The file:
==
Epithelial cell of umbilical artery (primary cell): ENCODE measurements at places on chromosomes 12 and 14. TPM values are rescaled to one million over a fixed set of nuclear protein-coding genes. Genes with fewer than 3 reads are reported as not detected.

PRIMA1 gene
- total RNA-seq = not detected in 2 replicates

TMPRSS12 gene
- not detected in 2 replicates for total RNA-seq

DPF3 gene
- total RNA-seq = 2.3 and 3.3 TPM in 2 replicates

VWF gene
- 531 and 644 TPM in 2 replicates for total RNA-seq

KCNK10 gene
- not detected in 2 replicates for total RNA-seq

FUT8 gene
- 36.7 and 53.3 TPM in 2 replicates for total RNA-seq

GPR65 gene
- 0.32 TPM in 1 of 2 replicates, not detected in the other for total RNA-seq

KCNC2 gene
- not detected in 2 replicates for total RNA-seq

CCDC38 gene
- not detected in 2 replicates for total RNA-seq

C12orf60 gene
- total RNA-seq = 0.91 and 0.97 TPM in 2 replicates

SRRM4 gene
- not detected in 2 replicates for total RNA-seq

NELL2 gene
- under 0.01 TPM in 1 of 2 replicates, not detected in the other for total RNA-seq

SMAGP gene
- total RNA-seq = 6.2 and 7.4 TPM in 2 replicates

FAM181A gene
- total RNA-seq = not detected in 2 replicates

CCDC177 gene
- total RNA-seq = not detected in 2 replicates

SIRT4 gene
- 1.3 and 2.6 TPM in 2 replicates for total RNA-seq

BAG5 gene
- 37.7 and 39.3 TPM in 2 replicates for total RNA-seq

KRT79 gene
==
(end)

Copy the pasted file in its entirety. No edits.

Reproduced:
Epithelial cell of umbilical artery (primary cell): ENCODE measurements at places on chromosomes 12 and 14. TPM values are rescaled to one million over a fixed set of nuclear protein-coding genes. Genes with fewer than 3 reads are reported as not detected.

PRIMA1 gene
- total RNA-seq = not detected in 2 replicates

TMPRSS12 gene
- not detected in 2 replicates for total RNA-seq

DPF3 gene
- total RNA-seq = 2.3 and 3.3 TPM in 2 replicates

VWF gene
- 531 and 644 TPM in 2 replicates for total RNA-seq

KCNK10 gene
- not detected in 2 replicates for total RNA-seq

FUT8 gene
- 36.7 and 53.3 TPM in 2 replicates for total RNA-seq

GPR65 gene
- 0.32 TPM in 1 of 2 replicates, not detected in the other for total RNA-seq

KCNC2 gene
- not detected in 2 replicates for total RNA-seq

CCDC38 gene
- not detected in 2 replicates for total RNA-seq

C12orf60 gene
- total RNA-seq = 0.91 and 0.97 TPM in 2 replicates

SRRM4 gene
- not detected in 2 replicates for total RNA-seq

NELL2 gene
- under 0.01 TPM in 1 of 2 replicates, not detected in the other for total RNA-seq

SMAGP gene
- total RNA-seq = 6.2 and 7.4 TPM in 2 replicates

FAM181A gene
- total RNA-seq = not detected in 2 replicates

CCDC177 gene
- total RNA-seq = not detected in 2 replicates

SIRT4 gene
- 1.3 and 2.6 TPM in 2 replicates for total RNA-seq

BAG5 gene
- 37.7 and 39.3 TPM in 2 replicates for total RNA-seq

KRT79 gene